We owe the children of our country a healthy start to their lives

Melvin Alex, an intern at CRY’s Media mentorship program writes about why we must care for the health of young children in our country.


TheAlternative_Child Poverty FI

Courtesy: Wikimedia

There are 158.8 million children below the age of 6 in India out of which 63 million (nearly 40%) are undernourished. Every year, 3.1 million children die due to under nutrition. 80% of children under the age of 3 are anaemic 45.9% are underweight, and only 44% of children of 12-23 months are fully immunized against the six major preventable diseases (Tetanus, Pertussis, HIB (Haemophilus influenzae type b), Measles, Rotavirus and Pneumococcus), 1 million infants die before reaching their first birthday, only 50% pregnant women receive complete antenatal care, 0.7 million infants die during the first four weeks of their birth.

The statistics speak for themselves yet somewhere it has not completely made us notice that every day somewhere children are dying! More alarming is the fact that that it is in these very first six years that an individual’s physical, mental, psychological and behavioral functions develop. Sadly, most of the issues within under-nutrition go uncorrected since it remains relatively an invisible problem, wherein “unseen becomes equal to unacknowledged”!

In its bid to combat the crisis of undernourishment, under the Indian ministry of women and child development, the ICDS (Integrated Child Development Services) programs were implemented as the state’s primary response to child malnutrition in 1975. The scheme was to provide not only food and preschool education to children but also primary healthcare to both children (less than six years of age) and to their mothers.

Anganwadis was to be the main tool by way of which children and expecting mothers were to be catered to. The initial attention was to increase the coverage of the ICDS program and until quite recently there were some 13.7 lakh sanctioned anganwadi centers out of which 13.31 lakh anganwadis and mini anganwadi centers were set up in the low socio-economical areas.

While the coverage does matter, what is equally important is to observe if the anganwadis are functioning the way they are supposed to. Sadly, there continues to remain a gap between the policy intentions of ICDS and its actual implementation, hence the actual impact of the program has been grossly limited. The ICDS program though well conceived and well placed is lackadaisical towards its focus on improving the quality of its services and distributing food. It also does not help that there are substantial operational challenges prevalent within the program including inadequate worker skills, shortage of equipments, poor supervision and weak monitoring and evaluation methods.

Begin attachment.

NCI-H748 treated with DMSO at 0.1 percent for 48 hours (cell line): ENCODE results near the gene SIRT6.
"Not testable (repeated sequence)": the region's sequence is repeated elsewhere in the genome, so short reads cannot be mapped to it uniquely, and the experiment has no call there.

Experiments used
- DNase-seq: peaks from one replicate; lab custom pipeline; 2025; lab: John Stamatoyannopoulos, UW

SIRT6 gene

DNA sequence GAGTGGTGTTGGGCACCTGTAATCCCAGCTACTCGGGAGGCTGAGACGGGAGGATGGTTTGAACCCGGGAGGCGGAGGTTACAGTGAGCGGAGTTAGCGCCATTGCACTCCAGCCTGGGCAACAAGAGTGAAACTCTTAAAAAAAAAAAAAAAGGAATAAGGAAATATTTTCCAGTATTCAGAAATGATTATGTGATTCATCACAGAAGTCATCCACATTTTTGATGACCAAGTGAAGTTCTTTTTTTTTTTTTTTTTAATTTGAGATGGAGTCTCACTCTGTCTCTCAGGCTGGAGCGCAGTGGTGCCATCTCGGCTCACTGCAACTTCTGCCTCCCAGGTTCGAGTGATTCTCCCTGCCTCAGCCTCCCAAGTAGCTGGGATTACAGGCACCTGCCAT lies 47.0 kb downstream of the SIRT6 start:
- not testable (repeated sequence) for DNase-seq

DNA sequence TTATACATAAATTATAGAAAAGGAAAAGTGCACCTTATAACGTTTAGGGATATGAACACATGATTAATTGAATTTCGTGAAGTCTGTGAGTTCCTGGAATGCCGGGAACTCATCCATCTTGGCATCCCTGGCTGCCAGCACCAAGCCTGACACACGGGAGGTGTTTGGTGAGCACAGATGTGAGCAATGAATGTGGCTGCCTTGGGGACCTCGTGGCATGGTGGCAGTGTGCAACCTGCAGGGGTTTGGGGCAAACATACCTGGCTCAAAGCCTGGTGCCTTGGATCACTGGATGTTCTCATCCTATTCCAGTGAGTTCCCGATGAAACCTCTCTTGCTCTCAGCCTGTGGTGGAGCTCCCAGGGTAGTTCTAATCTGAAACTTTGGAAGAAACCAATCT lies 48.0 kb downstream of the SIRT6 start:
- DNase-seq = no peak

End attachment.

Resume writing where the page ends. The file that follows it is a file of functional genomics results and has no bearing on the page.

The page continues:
Further challenges are added when community workers are overburdened- imagine being asked to be a teacher as well as nutrition provider and supervisor to 4 and 6 year olds, all at the same time! As a result these community workers are unable to cater to all their responsibilities impacting children in a way that they remain bereft of micronutrient supplements, even as their parents continue to remain ignorant on better feeding and child care practices. To make matters worse there has been an increasing emphasis by the state to increase supplementary feeding provisions at the expense of other crucial components needed to combat undernourishment.

The issue may seem large but the solutions need not be taken from odd places; the solutions can be found within the same programs. There needs to be a willingness to understand and ascertain the full potential of the ICDS program and resolve the ambiguity about the priority of different objectives and interventions. A renewed focus on the determinants of malnutrition, including disease control and prevention activities, creating awareness on enhanced domestic child-care and feeding practices, need to be developed. Activities need to be better targeted towards the most vulnerable age groups (children under three and pregnant women), while funds and new projects need to be redirected towards the states and districts with the highest prevalence of malnutrition.

Involving the community in implementing and monitoring the ICDS programs will ensure in bringing in additional resources to the Anganwadi centers and improve the quality of its services. It is high time for us to step back and relook at the ICDS program with a new lens wherein it needs to be viewed as tools that can truly usher in better health and create inroads towards effective early life intervention. We owe it to ourselves to give a healthy start to our children.


  ABOUT THE AUTHOR
CRY - Child Rights and You is an Indian NGO that believes in every child's right to a childhood - to live, learn, grow and play. For over 30 years, CRY and its 200 partner NGOs have worked with parents and communities to ensure Lasting Change in the lives of more than 2,000,000 underprivileged children, across 23 states in India. For more information please visit us at: www.cry.org more

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  ABOUT THE AUTHOR
CRY - Child Rights and You is an Indian NGO that believes in every child's right to a childhood - to live, learn, grow and play. For over 30 years, CRY and its 200 partner NGOs have worked with parents and communities to ensure Lasting Change in the lives of more than 2,000,000 underprivileged children, across 23 states in India. For more information please visit us at: www.cry.org more

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